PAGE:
Two Bourne Braves Go From 'Temps' To All-Stars

Billy Fleming (West Virginia) and Joey Strain (Winthrop University) impressed Bourne Braves field manager Harvey Shapiro. - Billy Fleming (West Virginia) and Joey Strain (Winthrop University) impressed Bourne Braves field manager Harvey Shapiro.

In the Cape Cod Baseball League, there are plenty of opportunities for college baseball’s best players to learn how to deal with pressure. In July, major league baseball scouts pack the stands to watch players help their teams jockey for playoff berths. In August, every day could spell the end of the summer as the knockout rounds begin.

But for a select handful, the temporary players, the most stressful moments of the season come in June, as the players labor to outlast one another and earn a coveted roster spot.

In the CCBL, there are two types of players: those with guaranteed roster spots and those on temporary contacts. The “temps” are akin to members of an NFL practice squad; they are given opportunities sparingly and used only when necessary.

For Bourne Braves field manager Harvey Shapiro, the first week of Cape League action provided the chance to feed the wolves to the lions and evaluate his temps.

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One of the first players Shapiro opted to see was Joey Strain, a 6-foot-1, 175-pound right-handed pitcher who made his first appearance for the Braves on Opening Day.

“The first game, I’m not going to lie, that was probably the most nervous I’ve ever been in my entire life,” Strain said. “But once you get out there and you throw the first pitch, you realize that you can actually hang with these guys at this caliber.”

To just “hang” around the Braves’ roster until the end of June was a goal for Strain, but he knew it was an uphill battle from the start.

Despite posting a 4.38 ERA with Winthrop University, Strain was granted a shot in the Cape League at the recommendation of a scout who saw him pitch against the eventual national champion Vanderbilt in early March.

“I got a call saying you can come and join our team as a temp and we’re not sure how long you’re going to be here, but we’ll use you as a seventh- or eighth-inning guy,” Strain said.

While Strain knew he would get a chance on the mound, his Braves teammate, Billy Fleming, was unsure of the opportunities he would get at the plate.

Fleming concluded his junior campaign at West Virginia with a .353 batting average, but went undrafted in the 2014 MLB amateur player draft. A Colorado Rockies scout put Fleming, who was scrambling to find a summer home, in touch with the Braves and helped him secure a temporary contract.

“I was just very thankful for the temp contract and I knew I had to come up here and improve myself,” Fleming said.

During the first week of the season, the Braves carried eight infielders on the roster and Fleming started with just two hits in his first 15 at-bats. Still, his mature approach impressed Shapiro.

“I think you grow every at-bat,” Fleming said. “You learn from certain things, so after this year, I had a pretty good approach at the plate and I just wanted to take that up here.”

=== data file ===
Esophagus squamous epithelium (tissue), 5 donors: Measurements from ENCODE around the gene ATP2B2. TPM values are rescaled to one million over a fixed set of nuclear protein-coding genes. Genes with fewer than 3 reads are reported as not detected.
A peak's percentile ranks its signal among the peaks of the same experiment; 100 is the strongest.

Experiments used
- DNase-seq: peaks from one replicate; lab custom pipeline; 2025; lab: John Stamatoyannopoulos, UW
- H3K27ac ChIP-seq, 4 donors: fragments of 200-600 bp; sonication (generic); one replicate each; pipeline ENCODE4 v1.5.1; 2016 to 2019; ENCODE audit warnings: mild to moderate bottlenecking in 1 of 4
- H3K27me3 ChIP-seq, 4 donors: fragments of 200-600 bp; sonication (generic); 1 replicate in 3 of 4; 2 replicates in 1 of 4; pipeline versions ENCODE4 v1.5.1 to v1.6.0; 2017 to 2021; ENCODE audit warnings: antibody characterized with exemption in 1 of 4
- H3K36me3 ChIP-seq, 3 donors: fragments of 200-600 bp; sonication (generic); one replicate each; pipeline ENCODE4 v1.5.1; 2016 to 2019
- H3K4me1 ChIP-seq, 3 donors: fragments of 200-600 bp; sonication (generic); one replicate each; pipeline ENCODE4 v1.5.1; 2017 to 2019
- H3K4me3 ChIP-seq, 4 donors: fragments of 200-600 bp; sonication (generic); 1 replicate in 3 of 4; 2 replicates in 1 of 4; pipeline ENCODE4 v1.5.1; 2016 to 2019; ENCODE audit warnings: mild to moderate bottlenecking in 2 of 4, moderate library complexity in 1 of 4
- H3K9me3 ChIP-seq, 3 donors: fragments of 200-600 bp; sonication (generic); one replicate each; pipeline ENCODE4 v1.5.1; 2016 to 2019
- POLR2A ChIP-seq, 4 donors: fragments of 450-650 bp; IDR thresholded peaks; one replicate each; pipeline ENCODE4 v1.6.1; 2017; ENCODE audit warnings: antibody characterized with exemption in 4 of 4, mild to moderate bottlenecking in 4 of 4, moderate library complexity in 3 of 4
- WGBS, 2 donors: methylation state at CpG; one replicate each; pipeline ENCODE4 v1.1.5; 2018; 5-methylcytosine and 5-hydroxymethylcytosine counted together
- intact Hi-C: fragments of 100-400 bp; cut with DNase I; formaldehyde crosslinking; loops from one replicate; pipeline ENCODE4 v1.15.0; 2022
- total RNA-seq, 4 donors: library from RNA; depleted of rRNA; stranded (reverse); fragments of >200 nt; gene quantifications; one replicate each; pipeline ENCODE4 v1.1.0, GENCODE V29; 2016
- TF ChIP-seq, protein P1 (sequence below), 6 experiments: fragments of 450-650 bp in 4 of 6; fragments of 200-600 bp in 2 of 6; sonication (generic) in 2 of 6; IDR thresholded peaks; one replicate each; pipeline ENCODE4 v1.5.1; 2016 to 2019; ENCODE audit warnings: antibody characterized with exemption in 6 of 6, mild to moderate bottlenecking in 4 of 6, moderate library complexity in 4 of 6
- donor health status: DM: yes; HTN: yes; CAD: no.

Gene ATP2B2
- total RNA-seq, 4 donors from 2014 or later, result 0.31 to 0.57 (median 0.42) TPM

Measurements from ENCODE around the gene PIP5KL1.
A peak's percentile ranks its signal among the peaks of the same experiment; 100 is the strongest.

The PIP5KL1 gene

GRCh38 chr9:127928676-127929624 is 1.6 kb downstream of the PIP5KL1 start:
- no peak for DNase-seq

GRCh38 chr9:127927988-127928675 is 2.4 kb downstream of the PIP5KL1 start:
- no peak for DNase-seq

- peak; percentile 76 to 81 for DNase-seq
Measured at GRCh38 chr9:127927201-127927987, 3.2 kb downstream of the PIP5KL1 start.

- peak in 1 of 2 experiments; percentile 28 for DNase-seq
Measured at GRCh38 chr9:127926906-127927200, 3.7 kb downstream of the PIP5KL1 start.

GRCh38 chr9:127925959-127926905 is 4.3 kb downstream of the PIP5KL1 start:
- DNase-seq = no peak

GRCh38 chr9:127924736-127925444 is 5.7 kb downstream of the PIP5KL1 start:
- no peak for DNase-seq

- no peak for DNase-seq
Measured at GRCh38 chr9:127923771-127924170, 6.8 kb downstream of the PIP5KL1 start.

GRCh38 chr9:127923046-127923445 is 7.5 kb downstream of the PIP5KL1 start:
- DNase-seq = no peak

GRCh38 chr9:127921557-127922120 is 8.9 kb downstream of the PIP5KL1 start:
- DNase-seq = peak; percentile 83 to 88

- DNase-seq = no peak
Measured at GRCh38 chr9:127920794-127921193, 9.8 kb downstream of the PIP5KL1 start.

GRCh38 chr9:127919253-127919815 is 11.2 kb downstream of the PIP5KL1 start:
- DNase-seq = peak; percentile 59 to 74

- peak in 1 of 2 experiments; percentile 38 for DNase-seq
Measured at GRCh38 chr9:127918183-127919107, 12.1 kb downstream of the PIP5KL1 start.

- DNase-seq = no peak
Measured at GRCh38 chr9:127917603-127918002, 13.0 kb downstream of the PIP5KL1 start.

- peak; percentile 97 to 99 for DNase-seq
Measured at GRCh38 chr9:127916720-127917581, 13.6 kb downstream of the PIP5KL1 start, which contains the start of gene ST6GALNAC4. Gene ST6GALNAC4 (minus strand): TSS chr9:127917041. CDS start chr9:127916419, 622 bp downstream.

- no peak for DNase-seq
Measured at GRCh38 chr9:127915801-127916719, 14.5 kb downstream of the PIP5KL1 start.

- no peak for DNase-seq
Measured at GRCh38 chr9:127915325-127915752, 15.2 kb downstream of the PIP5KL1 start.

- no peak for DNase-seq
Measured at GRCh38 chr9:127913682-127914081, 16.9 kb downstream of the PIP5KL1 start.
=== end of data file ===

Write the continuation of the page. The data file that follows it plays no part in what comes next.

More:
As temporary players dropped off the roster, Fleming grinded out lengthy at-bats while Strain morphed into the team’s closer, using a low-90s fastball and a devastating slider to open his season with six consecutive scoreless outings and help push the Braves into first place in the West Division.

“We had eight or nine temps on the pitching staff and all of them left except (Dylan) Nelson and me,” Strain said. “Going to a smaller school like Winthrop, it’s a mid-major school, compared to all these SEC schools and ACC schools, it kind of makes you put it into perspective how you can actually compete.”

At the end of June, Strain had solidified his role in the bullpen while Fleming was just beginning to come into his own at the plate.

The sure-handed second baseman bumped his average up to .286, earning a reputation as a clutch performer at the plate after notching a team-high eight RBI and a walk-off single against Orleans.

“I wanted to get that full contract here just so I’m not on that temporary contract anymore and I just tried to play hard just so I could get a legitimate spot,” Fleming said.

In the first week of July, Strain and Fleming were rewarded with an honor they only dreamed about less than a month prior. Each player signed a guaranteed contract with the Braves.

While both surpassed expectations as temporary players, the contributions they made to the club only increased.

Fleming began the month of July 18 for 37 at the plate, while Strain worked his way out of jams with runners in scoring position against Harwich and Brewster to earn heart-stopping saves.

Less than three weeks after earning guaranteed contracts, the pair learned of a new accolade :they would represent the Bourne Braves in the CCBL All-Star Game.
Fleming and Strain are two of six Bourne Braves who received calls to join the West Division’s 25-man roster. The duo will compete on their home field at Doran Park on Sunday, July 27, in front of scouts, league officials, and best of all, their peers.

“It’s unbelievable,” Fleming said. “That’s what my goal was coming here. I wanted to make the team and I wanted to play as well as possible to give myself a shot.”

For temporary players like Fleming and Strain, the chance to make a Cape League team is all they asked for. Now, they’re playing with the best of the best, and they had to buck the odds to do it.

“Showing everyone that you didn’t have faith in me coming in, but I’m here now and I’ve done the job, it’s just something that I can put on my résumé as something that I’ve achieved,” Strain said.

For a pair that has achieved so much during their time in Bourne, it’s going to be hard to find room left on those résumés when the season comes to a close.

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